Discussion

As the most accessible part of the central nervous system (CNS) and as a highly ordered laminar structure, the retina offers unique opportunities to study both the development and physiology of the CNS. This paper described several in silico approaches, including unsupervised and supervised models, to supporting large-scale analysis of photoreceptor gene expression by SAGE.

By clustering SAGE libraries, a hierarchical tree reflecting the relationship between the libraries was obtained. Libraries from adjacent developmental periods were generally grouped together as expected. However, significant discontinuities were identified at the time of birth and between P6.5 and P10.5, highlighting important developmental periods. By clustering SAGE tags, a more comprehensive expression profile for photoreceptor cells was revealed. It confirmed that most of the PR-enriched genes may be successfully clustered. These genes have lower expression levels before birth with expression dramatically increasing throughout postnatal development. Nevertheless, a closer examination of the clustering results revealed that photoreceptor expression patterns are highly heterogeneous and not separable by linear methods. The diversity of photoreceptor expression profiles reflects the variability in onset of expression which can occur early in development or when photoreceptors undergo terminal differentiation.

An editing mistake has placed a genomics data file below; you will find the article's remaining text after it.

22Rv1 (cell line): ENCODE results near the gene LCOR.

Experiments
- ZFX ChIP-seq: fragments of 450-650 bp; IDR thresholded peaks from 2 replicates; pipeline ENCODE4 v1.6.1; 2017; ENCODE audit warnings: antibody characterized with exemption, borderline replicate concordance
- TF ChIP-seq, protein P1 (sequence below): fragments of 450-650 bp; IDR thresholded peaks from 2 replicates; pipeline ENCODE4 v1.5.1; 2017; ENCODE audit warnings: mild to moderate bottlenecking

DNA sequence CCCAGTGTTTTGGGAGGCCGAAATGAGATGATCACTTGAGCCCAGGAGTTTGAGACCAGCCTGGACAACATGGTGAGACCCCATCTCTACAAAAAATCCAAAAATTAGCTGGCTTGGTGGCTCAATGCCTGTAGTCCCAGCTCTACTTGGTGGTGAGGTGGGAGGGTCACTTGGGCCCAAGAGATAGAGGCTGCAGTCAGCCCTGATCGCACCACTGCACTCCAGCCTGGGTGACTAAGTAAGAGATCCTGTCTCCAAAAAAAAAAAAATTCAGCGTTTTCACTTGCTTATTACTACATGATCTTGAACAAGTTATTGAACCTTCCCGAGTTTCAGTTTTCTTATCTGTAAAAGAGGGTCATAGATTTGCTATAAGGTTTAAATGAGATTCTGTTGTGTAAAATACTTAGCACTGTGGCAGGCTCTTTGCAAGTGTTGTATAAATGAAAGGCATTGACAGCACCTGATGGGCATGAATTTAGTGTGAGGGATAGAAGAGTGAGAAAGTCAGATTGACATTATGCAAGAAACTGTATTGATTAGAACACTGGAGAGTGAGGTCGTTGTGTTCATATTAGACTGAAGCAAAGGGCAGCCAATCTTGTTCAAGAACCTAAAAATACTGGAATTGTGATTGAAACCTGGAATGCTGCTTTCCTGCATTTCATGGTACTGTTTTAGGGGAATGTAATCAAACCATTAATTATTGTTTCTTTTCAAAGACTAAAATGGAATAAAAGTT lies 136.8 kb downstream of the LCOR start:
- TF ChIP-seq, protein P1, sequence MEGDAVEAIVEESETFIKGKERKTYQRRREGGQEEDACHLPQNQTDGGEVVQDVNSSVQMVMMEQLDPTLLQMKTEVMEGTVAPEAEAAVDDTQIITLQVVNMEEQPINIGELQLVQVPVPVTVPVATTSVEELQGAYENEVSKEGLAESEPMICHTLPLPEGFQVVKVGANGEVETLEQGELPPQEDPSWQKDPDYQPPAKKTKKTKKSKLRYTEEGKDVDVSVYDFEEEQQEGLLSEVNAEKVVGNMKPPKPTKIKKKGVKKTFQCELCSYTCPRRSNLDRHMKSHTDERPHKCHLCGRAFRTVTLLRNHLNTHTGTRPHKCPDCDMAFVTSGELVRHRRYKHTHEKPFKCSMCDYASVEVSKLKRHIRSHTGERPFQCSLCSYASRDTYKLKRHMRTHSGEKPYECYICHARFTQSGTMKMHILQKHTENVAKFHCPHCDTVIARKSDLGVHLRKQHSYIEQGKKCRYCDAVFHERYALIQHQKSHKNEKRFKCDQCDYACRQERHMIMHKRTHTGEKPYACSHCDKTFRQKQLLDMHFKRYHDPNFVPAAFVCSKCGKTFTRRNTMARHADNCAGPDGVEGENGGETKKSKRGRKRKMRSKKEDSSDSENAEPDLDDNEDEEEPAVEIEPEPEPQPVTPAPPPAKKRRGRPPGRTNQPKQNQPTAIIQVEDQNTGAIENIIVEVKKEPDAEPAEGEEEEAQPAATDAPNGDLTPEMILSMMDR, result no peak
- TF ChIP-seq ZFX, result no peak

With regard to the clustering of SAGE tags, different algorithms with different distance metrics have been previously proposed. For example, it has been suggested that by modelling SAGE data with Poisson statistics better results can be achieved. However, it is relatively computationally expensive and Poisson-based distance has only been assessed as part of the k-means algorithm, which exhibits several limitations that hinder its performance. In this study, we proposed a framework to estimate the number of clusters for PoissonC based on the calculation of an adjusted FOM value. Nevertheless, there is a need to further expand clustering-based studies for SAGE data. For instance, an important question is how to incorporate Poisson-based distance into other clustering methods such as hierarchical clustering and self-organizing maps.